Hard to believe it never crossed my mind to consider how much of the router bit would be left exposed after subtracting the ¾ in. thick MDF table. The answer is not much. About an 1/8 inch. At least not with my ¼ inch collet and cheap 30 router bit collection from Lowes. Router bits for ½ inch collets are typically longer but my inexpensive (and old) router isn’t capable of using a ½ in. collet. That left my inexpensive router tables with limited use, and ultimately in the scrap bin.
I see a similar problem with Doug’s finger-joint router table design. The table is ¾ in. plywood and the sliding table that rides on top is also ¾ inch plywood. That means 1 ½ inches of the router bit is buried in this jig. There’s nothing left to cut when using the bargain basement ¼ in. bits. To Mr. Stowe’s credit you can get spiral bits with longer shanks – Onrud has a 3/8 in. spiral bit with a 3 in. length for around $20. The tablesaw is an effective tool for cutting 1/8 in. finger joints, but anything more and the router becomes the preferred tool. You’ll just need a better class of router bits, and a router with a ½ in. collet.
Doug’s text did miss including a discussion on the difference between an upcut spiral bit and downcut spiral bit. A design option for the slick little lift-lid rectangular box is to add a secret compartment covered with a fake bottom. The ¾ inch base is routed out with a 3/8 in. spiral cutter to create the compartment. Do you know what happens when you plunge a piece of oak on top of a downcut spiral router bit fixed in a router table? Nothing good. An upcut spiral bit pulls the wood towards the router, whereas a downcut bit tends to push it away. Not knowing the difference, I picked up a downcut bit and the results were unpleasant, if not a bit dangerous. What does the false bottom hide on my box? A chewed up hidden compartment. The false bottom in my box is more of a permanent cover.
Oak box with a truly (and forever) hidden compartment, two bracelet boxes out of maple and walnut.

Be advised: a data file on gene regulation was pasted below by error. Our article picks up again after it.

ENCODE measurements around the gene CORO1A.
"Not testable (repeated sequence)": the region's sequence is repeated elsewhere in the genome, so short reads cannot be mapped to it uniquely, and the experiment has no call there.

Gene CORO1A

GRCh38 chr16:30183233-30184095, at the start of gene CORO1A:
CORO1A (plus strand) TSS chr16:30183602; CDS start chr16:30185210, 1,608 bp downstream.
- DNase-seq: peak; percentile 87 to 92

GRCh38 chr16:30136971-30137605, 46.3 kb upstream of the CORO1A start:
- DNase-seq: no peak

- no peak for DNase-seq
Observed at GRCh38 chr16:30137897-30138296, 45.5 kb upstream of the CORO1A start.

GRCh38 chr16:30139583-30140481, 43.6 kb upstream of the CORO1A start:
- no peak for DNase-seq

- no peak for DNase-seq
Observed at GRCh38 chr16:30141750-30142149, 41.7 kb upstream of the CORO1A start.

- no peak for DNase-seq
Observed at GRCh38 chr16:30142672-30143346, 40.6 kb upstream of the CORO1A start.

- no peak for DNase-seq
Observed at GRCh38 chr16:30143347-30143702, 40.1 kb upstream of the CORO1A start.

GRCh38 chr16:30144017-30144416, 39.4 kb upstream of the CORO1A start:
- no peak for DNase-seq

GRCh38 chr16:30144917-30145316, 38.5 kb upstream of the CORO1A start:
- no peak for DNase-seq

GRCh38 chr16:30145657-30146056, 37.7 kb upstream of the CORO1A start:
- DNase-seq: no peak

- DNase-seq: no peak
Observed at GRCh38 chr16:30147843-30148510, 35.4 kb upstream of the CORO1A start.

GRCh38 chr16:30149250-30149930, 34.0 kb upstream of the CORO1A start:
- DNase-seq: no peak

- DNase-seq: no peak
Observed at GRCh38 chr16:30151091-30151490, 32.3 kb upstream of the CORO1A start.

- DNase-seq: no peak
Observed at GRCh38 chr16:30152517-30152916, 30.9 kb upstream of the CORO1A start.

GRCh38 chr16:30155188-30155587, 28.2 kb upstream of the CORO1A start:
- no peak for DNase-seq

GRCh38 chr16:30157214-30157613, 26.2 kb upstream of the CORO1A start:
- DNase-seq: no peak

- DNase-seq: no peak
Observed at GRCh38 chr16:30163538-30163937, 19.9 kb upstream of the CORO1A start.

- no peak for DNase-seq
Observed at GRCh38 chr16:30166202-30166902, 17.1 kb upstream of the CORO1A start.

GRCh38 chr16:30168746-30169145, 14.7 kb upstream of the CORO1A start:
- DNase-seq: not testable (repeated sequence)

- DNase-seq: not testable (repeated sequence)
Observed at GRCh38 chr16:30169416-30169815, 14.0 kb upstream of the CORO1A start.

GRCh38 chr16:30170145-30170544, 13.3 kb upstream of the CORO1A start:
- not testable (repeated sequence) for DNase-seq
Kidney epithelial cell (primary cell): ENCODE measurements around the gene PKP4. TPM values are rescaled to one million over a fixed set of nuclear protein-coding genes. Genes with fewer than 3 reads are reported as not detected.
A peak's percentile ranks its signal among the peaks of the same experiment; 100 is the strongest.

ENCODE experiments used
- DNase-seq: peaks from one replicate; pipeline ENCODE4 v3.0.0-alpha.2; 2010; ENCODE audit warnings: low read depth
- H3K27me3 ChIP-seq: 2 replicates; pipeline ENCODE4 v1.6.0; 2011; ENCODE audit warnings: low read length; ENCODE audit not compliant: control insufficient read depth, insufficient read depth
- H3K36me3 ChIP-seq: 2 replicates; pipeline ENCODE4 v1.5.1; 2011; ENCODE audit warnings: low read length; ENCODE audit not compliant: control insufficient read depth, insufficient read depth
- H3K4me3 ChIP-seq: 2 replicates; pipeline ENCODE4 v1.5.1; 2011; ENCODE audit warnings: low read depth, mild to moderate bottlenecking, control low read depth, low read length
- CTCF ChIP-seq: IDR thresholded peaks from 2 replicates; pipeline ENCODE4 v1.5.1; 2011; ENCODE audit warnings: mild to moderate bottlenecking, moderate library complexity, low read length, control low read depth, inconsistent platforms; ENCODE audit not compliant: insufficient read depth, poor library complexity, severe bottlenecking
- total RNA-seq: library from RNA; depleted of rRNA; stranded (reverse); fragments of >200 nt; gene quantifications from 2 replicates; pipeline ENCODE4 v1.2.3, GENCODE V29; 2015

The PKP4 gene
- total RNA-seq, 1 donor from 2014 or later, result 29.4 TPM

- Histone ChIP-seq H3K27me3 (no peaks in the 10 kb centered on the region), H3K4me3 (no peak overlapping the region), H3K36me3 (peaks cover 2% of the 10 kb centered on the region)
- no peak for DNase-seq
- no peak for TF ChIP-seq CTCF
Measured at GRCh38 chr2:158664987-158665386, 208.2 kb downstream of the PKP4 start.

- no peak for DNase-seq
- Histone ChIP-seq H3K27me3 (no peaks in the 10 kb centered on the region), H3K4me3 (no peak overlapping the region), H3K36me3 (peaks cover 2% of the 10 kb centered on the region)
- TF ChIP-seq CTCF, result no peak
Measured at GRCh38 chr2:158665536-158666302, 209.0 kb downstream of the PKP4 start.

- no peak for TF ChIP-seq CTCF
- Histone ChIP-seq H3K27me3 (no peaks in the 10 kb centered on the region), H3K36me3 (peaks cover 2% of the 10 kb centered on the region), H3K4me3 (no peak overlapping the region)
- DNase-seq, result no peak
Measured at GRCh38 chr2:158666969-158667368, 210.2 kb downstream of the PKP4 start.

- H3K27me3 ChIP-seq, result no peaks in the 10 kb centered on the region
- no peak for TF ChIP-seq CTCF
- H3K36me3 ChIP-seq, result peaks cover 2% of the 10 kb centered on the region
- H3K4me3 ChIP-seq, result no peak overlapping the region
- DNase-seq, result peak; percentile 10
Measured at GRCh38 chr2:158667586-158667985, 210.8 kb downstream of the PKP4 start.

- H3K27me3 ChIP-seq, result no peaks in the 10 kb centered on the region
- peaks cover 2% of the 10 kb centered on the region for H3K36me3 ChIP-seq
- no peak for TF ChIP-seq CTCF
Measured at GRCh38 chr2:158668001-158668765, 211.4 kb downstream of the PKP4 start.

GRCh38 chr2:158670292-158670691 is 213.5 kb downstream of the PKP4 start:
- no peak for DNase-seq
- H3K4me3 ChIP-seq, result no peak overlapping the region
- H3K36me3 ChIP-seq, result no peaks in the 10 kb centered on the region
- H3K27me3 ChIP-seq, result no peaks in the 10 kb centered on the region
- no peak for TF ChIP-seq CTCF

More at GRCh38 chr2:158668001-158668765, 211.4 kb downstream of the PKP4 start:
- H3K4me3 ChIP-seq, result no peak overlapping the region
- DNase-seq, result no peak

Doug also includes a few passages that explore his thoughts on the art of woodworking, to give the reader a sense on how he approaches the design elements of his boxes. It’s a welcomed inclusion that elevates his text from beyond a mere collection of cut lists and step-by-step instructions. His ideas can at times be a little…eclectic. Or perhaps just hit or miss. It’s always hard for me to appreciate paint on wood in general, and milk paint specifically. If in the end the piece will be painted, then I’ll just start with poplar.
This no criticism directed at Mr. Stowe, but the book binding was not terribly robust. As I tend to do with books that include designs, it spent significant time in use on top of my workbench. That meant frequent moves, much page turning, and the occasional piece of wood slid across it. Over time it became more of a loose leaf book as the middle section of pages broke free. Overall it appeared more fragile than other similar texts.
If you happen to be in Northwest Arkansas, or wish to visit the Ozarkian answer to an art community, then you should visit the Eureka Springs School of the Arts. In the past Doug has conducted several woodworking classes there and in the summer of 2017 he will be teaching on, that’s right, Beautiful Boxes, Designs and Technique. It’s the Ozarks, so shoes optional, overalls recommended.